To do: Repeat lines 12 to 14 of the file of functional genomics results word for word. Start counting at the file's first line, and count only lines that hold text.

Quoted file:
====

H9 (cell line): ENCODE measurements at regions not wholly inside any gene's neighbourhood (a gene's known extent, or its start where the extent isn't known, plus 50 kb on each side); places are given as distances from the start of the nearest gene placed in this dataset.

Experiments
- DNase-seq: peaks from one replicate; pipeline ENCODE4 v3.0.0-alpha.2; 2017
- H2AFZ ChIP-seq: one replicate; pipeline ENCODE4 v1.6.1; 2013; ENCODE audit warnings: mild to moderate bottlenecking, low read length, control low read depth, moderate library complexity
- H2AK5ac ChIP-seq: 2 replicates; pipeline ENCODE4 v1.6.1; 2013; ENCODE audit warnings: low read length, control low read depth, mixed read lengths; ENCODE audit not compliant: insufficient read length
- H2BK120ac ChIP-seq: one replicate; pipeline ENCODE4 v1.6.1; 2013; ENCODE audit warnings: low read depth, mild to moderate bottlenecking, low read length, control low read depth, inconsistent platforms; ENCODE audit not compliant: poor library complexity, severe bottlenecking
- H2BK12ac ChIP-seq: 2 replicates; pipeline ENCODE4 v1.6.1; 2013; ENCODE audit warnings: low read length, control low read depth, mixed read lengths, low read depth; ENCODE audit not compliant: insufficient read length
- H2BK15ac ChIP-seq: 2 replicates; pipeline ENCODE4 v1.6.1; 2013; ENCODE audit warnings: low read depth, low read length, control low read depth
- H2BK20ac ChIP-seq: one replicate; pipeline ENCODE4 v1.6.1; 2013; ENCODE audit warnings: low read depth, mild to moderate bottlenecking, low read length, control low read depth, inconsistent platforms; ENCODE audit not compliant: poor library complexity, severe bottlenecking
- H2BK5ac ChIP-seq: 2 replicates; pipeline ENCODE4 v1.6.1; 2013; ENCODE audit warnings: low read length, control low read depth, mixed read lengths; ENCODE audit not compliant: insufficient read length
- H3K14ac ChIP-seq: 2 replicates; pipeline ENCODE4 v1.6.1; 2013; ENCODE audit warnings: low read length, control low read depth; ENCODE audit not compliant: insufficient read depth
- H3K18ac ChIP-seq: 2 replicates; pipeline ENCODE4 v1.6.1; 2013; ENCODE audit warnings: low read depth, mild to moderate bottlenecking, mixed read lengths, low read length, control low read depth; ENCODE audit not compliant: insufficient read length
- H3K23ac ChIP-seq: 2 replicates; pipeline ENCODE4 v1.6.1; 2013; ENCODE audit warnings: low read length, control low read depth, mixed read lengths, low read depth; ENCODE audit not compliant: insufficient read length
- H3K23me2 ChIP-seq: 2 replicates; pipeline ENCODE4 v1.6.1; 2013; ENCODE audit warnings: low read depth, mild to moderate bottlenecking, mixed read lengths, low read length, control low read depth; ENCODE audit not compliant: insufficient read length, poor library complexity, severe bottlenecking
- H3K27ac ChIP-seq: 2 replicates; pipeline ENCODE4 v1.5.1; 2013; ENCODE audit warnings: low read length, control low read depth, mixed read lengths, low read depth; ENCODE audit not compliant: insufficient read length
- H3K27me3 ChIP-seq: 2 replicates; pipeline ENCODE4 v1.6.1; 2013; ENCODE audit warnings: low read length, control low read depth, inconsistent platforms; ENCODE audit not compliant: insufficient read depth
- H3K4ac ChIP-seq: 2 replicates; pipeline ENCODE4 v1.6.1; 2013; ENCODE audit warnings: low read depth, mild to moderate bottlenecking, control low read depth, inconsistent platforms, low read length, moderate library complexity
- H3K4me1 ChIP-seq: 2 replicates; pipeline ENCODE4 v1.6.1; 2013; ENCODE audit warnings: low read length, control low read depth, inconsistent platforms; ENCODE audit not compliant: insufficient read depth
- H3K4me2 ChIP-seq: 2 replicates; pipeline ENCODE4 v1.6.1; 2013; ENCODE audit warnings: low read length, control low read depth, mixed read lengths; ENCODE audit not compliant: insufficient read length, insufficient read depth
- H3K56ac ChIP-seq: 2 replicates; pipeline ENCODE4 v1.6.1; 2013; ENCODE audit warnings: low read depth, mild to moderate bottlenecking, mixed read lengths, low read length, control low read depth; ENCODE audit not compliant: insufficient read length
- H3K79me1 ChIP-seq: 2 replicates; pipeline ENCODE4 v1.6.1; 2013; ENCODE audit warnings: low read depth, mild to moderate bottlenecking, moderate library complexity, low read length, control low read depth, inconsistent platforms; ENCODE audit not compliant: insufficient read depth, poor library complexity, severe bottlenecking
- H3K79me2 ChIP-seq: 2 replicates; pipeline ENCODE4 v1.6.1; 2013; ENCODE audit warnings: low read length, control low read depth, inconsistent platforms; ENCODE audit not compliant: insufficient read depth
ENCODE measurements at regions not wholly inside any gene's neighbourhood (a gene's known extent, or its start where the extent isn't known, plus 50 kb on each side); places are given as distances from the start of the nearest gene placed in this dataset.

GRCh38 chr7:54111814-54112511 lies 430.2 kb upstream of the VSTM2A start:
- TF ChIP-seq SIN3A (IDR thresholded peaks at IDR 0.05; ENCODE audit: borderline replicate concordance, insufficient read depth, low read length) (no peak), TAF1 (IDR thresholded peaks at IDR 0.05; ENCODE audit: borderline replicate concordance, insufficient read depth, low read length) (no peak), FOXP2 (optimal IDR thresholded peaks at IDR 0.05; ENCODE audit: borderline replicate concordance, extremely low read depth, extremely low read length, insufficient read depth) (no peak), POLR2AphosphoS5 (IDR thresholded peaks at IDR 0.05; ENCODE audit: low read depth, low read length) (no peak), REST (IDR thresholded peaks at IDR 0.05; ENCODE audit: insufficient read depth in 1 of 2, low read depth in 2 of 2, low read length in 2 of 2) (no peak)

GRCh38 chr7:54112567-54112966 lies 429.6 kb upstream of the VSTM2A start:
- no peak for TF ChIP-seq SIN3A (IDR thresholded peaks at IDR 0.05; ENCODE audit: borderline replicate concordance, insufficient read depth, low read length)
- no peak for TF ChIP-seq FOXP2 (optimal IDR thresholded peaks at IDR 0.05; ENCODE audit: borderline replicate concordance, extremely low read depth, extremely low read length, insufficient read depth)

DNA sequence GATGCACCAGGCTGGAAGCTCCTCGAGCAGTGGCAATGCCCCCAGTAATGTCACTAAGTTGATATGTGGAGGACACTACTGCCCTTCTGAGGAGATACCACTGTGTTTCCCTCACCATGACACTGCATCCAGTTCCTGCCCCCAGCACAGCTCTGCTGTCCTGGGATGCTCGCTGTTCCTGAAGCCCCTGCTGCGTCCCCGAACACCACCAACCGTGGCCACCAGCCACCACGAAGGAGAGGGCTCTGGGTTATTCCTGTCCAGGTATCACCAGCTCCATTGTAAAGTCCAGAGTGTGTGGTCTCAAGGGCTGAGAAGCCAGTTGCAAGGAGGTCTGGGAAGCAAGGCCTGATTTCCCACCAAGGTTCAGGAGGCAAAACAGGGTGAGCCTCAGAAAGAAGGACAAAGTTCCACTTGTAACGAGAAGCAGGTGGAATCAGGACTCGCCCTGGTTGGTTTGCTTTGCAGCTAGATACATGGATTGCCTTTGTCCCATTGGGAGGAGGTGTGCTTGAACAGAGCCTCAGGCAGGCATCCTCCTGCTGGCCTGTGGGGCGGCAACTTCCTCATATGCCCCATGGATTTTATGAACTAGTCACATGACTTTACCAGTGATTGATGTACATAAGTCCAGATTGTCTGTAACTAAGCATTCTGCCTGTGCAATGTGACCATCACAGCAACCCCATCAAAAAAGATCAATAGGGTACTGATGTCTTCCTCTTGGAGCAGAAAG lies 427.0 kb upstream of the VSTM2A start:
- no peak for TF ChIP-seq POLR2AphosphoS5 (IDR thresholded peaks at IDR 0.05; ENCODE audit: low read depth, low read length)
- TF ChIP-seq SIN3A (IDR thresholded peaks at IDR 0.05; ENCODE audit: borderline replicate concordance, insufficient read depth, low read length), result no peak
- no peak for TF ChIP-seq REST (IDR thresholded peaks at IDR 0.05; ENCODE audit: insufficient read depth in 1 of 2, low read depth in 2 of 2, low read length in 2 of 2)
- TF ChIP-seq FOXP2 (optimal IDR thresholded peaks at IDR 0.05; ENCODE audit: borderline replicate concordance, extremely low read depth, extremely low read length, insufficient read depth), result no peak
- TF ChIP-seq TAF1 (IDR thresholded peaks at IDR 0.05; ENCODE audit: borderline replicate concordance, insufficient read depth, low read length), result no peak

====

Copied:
- H3K18ac ChIP-seq: 2 replicates; pipeline ENCODE4 v1.6.1; 2013; ENCODE audit warnings: low read depth, mild to moderate bottlenecking, mixed read lengths, low read length, control low read depth; ENCODE audit not compliant: insufficient read length
- H3K23ac ChIP-seq: 2 replicates; pipeline ENCODE4 v1.6.1; 2013; ENCODE audit warnings: low read length, control low read depth, mixed read lengths, low read depth; ENCODE audit not compliant: insufficient read length
- H3K23me2 ChIP-seq: 2 replicates; pipeline ENCODE4 v1.6.1; 2013; ENCODE audit warnings: low read depth, mild to moderate bottlenecking, mixed read lengths, low read length, control low read depth; ENCODE audit not compliant: insufficient read length, poor library complexity, severe bottlenecking